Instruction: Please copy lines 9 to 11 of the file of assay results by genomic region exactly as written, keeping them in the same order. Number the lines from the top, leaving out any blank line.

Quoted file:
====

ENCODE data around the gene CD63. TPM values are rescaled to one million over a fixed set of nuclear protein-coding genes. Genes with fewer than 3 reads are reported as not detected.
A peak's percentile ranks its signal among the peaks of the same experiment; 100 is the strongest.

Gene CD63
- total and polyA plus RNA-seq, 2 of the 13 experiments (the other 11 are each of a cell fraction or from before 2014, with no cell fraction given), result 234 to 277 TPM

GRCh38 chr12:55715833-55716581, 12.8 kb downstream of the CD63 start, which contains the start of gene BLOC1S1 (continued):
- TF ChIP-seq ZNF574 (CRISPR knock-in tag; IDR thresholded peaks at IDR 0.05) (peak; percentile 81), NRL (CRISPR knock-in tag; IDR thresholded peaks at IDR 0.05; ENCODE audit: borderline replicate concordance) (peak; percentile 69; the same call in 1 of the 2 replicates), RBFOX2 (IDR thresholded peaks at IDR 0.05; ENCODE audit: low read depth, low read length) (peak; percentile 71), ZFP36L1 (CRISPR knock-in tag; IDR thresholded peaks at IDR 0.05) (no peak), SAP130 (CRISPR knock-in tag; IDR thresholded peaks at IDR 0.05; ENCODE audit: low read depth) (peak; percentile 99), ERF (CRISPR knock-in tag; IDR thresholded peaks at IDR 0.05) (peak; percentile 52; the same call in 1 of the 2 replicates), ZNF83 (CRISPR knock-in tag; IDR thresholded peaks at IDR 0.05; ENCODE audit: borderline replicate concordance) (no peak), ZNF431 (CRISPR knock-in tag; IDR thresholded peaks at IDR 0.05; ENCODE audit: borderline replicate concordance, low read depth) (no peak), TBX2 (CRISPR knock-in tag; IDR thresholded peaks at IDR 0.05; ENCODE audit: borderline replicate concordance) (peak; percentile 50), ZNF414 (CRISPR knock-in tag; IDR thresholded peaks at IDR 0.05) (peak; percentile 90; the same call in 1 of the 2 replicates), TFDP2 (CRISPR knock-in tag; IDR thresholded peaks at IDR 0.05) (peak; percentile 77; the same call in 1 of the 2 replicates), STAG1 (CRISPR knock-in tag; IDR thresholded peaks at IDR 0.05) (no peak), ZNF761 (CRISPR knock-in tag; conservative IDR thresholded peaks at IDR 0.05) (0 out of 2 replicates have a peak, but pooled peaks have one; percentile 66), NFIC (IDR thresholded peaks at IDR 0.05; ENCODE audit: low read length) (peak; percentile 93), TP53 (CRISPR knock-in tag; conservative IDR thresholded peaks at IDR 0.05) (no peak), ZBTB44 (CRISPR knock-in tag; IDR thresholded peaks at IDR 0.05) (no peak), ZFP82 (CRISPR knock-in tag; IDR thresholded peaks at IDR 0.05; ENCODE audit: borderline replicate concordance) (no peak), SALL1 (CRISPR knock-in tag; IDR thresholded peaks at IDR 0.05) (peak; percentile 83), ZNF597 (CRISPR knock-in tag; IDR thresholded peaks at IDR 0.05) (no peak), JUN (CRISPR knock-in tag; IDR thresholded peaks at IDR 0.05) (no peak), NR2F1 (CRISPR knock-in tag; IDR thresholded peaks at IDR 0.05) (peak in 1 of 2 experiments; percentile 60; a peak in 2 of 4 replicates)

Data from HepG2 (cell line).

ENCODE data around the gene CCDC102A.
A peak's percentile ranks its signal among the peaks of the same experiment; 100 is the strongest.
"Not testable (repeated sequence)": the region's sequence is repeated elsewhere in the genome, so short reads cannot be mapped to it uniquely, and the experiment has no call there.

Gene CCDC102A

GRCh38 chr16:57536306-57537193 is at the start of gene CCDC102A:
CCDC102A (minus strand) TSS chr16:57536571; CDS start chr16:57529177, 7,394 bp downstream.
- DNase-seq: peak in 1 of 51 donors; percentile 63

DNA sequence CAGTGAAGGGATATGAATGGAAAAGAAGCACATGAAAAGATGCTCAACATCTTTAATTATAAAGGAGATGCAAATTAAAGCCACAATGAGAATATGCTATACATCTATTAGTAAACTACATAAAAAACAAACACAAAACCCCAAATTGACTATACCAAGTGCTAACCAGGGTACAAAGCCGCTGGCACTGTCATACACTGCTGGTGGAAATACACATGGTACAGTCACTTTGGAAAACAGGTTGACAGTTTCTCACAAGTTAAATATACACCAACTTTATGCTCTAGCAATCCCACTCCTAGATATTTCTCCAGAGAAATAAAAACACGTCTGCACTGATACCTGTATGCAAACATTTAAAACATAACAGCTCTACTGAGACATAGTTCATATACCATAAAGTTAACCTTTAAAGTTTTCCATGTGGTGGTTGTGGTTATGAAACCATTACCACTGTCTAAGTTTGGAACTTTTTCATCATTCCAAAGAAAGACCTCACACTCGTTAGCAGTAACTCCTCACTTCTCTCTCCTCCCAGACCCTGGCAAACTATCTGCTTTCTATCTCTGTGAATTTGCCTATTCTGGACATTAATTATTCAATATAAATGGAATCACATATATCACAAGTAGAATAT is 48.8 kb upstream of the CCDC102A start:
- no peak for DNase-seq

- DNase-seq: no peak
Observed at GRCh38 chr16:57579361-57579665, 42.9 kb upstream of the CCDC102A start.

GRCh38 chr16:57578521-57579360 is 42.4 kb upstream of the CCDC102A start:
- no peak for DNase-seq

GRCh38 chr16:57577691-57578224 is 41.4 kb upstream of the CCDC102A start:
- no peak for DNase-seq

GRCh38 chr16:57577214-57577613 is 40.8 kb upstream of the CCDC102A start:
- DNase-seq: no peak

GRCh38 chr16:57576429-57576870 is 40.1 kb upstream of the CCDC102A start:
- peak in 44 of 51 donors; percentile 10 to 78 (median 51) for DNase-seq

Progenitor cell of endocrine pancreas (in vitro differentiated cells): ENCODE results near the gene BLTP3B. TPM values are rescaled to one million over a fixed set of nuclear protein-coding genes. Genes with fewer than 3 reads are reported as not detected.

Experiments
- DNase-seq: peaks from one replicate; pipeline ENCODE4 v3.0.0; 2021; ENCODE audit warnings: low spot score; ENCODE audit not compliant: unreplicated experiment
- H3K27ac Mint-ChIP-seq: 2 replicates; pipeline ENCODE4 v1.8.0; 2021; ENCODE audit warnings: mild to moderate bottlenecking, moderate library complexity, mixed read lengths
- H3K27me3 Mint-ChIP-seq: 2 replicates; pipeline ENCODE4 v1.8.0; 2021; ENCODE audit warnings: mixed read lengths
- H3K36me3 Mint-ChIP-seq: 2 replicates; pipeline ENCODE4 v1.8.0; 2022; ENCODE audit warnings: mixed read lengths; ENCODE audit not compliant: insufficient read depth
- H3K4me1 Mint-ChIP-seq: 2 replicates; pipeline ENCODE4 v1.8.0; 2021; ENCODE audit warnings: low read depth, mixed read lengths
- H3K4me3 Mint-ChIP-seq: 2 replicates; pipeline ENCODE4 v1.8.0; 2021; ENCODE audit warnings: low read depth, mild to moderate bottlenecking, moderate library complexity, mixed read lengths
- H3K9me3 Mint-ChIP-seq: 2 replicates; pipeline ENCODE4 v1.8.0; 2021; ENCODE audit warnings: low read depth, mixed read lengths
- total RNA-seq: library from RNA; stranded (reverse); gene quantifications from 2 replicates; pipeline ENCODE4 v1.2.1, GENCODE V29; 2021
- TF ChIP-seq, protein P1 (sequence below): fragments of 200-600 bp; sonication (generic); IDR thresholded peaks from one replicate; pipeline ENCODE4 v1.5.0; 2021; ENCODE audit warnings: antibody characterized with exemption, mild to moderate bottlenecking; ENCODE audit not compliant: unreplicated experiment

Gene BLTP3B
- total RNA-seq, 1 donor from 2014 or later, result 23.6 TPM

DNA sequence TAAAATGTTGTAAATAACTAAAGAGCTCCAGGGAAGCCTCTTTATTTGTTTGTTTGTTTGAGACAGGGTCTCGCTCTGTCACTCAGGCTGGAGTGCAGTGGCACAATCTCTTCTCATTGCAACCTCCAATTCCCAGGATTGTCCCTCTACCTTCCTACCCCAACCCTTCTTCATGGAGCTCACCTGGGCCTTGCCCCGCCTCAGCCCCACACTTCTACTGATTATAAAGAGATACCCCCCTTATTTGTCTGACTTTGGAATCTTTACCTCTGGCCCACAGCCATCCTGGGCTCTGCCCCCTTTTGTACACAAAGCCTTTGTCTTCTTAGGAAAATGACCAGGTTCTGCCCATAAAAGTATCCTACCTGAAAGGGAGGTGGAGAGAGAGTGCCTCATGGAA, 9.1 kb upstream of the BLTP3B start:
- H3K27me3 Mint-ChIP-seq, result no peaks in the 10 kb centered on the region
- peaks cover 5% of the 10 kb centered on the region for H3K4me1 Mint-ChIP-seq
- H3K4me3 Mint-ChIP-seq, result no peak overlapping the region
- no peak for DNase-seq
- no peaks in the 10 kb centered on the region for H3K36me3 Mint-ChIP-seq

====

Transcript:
A peak's percentile ranks its signal among the peaks of the same experiment; 100 is the strongest.
"Not testable (repeated sequence)": the region's sequence is repeated elsewhere in the genome, so short reads cannot be mapped to it uniquely, and the experiment has no call there.

Gene CCDC102A